The injury is still bothering me, but improves a bit with rest, so I'm hoping I can get through at least the first 20k relatively pain free. It appears I have a sports hernia rather than the regular type, which is a tear to one of the tendons that run from the groin through the inguinal canal to the abdominal area. This explains why I have no bulge though the stomach wall, and why the pain radiates down through the abductors and groin area. The upside is, I may be able to avoid surgery, though a long stint on the sidelines will be unavoidable. For now, it is what it is, and I'll just have to accept it on race day.

Apart from that, the training has been going reasonable well, although I have held back a bit in intensity, not wanting to risk too much damage. In August, I logged an all time high of 605k, with 62 hours of running. This may have put me over the top a bit, as I was pretty tapped out all last week, and ended up doing less than 50k in the first week of my taper, when I had planned to do about 70k.

The highlight for me was a great day out with Andy Turner and the guys from the Peninsula Trail Runners a couple of weeks ago. Andy and I started in in Greens Bush, Mornington Peninsula National Park at 6am, running the first half hour by head torch, until we climbed out of a little gully and all of a sudden we were running in the morning light, through the beautiful bushland, with not another soul around.

Andy and me. 6am Greens Bush.

We ran steadily through the park, out of the Greens Bush section, and across Boneo Road, then on to the Bushrangers Bay track towards Cape Schanck where we were meeting the PTR guys. We arrived at the car park with 14k done almost exactly at the planned time of 7:30, then we all headed along the Coastal Trail towards Gunnamatta. We then ran along the beach to Rye, before turning around and heading back to Cape Schanck. The PTR boys called it a day, and with a marathon already in our back pockets, Andy and I set off towards Greens Bush for the final 14k.

Mornington Peninsula - St Andrews Beach

And then, what I had been hoping was a casual jog back to the cars, turned into something completely different! Andy gradually cranked up the pace until we were absolutely hauling through the final 5k, dropping a 4:30 split for kilometre 56, and leaving me absolutely spent when we arrived back. In the end my Garmin said 57km in 6hrs 20min, but that didn't really reflect the effort, as the beach sections were very hard going on the soft sand.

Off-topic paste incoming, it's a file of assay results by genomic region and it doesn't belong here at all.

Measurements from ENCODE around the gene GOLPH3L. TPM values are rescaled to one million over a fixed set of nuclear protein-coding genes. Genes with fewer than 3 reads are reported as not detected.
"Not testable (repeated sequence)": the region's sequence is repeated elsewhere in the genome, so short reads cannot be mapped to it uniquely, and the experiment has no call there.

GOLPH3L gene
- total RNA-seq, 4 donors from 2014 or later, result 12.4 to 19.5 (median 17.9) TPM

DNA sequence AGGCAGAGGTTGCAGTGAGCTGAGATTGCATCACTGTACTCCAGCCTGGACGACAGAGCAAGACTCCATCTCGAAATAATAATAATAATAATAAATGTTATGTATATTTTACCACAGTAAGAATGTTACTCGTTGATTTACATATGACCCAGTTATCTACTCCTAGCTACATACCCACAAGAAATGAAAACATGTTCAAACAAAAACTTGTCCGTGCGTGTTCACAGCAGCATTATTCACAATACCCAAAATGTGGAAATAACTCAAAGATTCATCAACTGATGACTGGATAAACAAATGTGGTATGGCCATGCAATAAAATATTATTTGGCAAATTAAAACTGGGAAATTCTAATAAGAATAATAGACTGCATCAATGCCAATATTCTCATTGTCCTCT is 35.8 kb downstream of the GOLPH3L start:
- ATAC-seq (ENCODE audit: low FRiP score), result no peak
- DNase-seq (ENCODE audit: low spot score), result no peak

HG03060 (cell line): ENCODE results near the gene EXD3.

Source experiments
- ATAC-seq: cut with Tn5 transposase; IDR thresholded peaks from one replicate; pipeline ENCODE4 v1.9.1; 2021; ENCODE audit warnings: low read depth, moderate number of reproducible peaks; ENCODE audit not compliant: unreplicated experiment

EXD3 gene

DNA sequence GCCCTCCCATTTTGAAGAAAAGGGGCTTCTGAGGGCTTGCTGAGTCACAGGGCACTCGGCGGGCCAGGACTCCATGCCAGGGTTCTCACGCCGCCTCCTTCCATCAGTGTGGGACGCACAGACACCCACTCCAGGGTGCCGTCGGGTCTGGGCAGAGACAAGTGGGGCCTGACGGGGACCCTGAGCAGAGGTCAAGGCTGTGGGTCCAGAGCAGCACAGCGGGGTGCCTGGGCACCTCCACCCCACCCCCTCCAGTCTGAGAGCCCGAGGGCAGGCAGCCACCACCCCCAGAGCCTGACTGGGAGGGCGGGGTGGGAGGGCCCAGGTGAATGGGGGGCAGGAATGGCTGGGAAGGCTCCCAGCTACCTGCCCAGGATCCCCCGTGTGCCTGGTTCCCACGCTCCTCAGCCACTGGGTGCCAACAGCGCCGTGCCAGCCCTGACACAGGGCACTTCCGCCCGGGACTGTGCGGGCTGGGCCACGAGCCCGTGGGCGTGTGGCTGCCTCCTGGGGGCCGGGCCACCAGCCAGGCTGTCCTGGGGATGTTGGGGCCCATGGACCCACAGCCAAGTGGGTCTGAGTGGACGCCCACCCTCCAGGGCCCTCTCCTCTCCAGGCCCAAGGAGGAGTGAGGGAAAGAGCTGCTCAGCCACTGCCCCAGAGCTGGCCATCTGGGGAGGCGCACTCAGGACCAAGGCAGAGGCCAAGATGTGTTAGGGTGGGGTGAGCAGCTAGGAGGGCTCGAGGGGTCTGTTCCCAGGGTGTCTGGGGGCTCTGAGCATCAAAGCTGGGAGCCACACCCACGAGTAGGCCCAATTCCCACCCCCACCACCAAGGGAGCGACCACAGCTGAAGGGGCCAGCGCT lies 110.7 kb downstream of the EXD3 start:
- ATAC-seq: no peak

In the end, it was probably a bit silly of me to chase Andy that hard. I had come off a big week, with that run putting me up to 175k, and he was a bit fresher, and is absolutely flying at the moment. I'm predicting a big race for him on Saturday, where I think he could potentially run top 6. As a result, I couldn't hit my sessions properly during the week, cutting my Wednesday long run short, but I was able to recover enough to go back to back the next weekend, with 37k on Arthurs Seat on the Saturday, then running the full 56k Two Bays old course on the Sunday to top out at 152k for the week.

I've never run this sort of mileage before, so it's a bit of a crap shoot whether it will work out for me or not. Whatever the case, I'm really looking forward to the race. The course is said to be stunning, combining beach, single track and forest, in a figure 8 that loops back to the start at the half way point. The scale of the event probably puts it up there as the biggest event in Victoria, although it has some way to go before rivalling TNF100.

Surf Coast Century Course Map

Allie and I will head down to Anglesea on Friday afternoon, and after I register, we'll just have a quiet dinner, and relax in the motel. I'm staying away from all the pre-race stuff, as I don't think it helped me at TNF, and hopefully I'll get some good rest and sleep, and be ready to go at 6am on Saturday morning. I'd like to run 9:30, but with my issues at the moment that could be a bit optimistic, and it might be closer to 10:30. If things go completely awry, I'll just be happy to sneak in under 12 hours and score the one litre beer stein, which apparently they fill for free at the Anglesea Hotel post race!